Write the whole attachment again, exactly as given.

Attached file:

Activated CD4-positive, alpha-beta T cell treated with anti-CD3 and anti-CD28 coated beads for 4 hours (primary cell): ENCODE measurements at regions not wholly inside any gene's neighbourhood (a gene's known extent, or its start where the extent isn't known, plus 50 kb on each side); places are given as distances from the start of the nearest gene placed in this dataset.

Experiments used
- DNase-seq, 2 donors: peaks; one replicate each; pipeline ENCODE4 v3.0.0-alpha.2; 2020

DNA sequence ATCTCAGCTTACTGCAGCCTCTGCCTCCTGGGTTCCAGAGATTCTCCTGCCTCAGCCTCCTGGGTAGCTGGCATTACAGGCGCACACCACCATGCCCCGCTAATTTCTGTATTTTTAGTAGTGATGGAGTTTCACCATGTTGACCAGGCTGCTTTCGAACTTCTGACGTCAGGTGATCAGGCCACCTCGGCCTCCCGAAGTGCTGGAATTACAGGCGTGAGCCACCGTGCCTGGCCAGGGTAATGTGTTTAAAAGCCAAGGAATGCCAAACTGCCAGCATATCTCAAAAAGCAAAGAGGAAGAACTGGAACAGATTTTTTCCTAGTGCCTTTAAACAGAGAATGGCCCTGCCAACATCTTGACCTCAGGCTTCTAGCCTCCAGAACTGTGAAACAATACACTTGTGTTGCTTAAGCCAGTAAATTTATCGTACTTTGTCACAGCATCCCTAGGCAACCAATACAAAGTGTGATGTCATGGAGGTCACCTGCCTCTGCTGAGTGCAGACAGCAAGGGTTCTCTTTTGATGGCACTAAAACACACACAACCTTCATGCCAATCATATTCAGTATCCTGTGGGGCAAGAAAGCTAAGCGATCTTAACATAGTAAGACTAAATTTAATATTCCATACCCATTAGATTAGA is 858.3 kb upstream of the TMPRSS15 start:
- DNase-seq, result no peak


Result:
Activated CD4-positive, alpha-beta T cell treated with anti-CD3 and anti-CD28 coated beads for 4 hours (primary cell): ENCODE measurements at regions not wholly inside any gene's neighbourhood (a gene's known extent, or its start where the extent isn't known, plus 50 kb on each side); places are given as distances from the start of the nearest gene placed in this dataset.

Experiments used
- DNase-seq, 2 donors: peaks; one replicate each; pipeline ENCODE4 v3.0.0-alpha.2; 2020

DNA sequence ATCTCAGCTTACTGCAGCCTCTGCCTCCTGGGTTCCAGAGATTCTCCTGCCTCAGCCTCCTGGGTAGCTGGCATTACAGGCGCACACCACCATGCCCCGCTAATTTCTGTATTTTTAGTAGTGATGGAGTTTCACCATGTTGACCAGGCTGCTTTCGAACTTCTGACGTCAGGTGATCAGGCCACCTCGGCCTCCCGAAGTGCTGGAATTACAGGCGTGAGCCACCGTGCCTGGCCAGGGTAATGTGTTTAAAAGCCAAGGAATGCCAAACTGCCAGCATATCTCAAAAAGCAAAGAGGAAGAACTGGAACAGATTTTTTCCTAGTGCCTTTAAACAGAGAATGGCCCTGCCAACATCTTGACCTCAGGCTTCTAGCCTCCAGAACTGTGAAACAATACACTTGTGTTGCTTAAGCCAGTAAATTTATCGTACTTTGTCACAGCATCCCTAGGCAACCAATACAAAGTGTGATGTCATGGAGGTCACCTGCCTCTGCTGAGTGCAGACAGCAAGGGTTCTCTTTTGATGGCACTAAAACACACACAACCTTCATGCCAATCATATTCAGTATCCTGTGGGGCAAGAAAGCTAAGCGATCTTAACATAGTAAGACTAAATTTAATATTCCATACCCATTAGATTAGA is 858.3 kb upstream of the TMPRSS15 start:
- DNase-seq, result no peak